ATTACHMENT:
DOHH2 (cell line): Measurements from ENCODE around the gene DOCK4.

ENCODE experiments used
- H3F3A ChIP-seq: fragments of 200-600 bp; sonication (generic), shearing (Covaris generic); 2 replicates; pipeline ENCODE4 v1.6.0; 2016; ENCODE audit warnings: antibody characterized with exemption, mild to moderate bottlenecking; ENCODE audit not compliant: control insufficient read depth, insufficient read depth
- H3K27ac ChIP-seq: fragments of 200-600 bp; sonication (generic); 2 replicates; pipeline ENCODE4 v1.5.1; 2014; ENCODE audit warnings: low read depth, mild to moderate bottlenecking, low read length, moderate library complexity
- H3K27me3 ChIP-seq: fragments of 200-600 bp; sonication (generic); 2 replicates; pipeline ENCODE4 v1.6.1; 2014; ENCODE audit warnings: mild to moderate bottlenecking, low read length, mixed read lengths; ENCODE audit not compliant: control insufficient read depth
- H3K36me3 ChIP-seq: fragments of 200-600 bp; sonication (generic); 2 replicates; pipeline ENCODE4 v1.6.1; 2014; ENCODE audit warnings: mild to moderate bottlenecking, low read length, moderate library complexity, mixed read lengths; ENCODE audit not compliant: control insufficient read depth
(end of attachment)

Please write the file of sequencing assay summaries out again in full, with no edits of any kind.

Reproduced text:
DOHH2 (cell line): Measurements from ENCODE around the gene DOCK4.

ENCODE experiments used
- H3F3A ChIP-seq: fragments of 200-600 bp; sonication (generic), shearing (Covaris generic); 2 replicates; pipeline ENCODE4 v1.6.0; 2016; ENCODE audit warnings: antibody characterized with exemption, mild to moderate bottlenecking; ENCODE audit not compliant: control insufficient read depth, insufficient read depth
- H3K27ac ChIP-seq: fragments of 200-600 bp; sonication (generic); 2 replicates; pipeline ENCODE4 v1.5.1; 2014; ENCODE audit warnings: low read depth, mild to moderate bottlenecking, low read length, moderate library complexity
- H3K27me3 ChIP-seq: fragments of 200-600 bp; sonication (generic); 2 replicates; pipeline ENCODE4 v1.6.1; 2014; ENCODE audit warnings: mild to moderate bottlenecking, low read length, mixed read lengths; ENCODE audit not compliant: control insufficient read depth
- H3K36me3 ChIP-seq: fragments of 200-600 bp; sonication (generic); 2 replicates; pipeline ENCODE4 v1.6.1; 2014; ENCODE audit warnings: mild to moderate bottlenecking, low read length, moderate library complexity, mixed read lengths; ENCODE audit not compliant: control insufficient read depth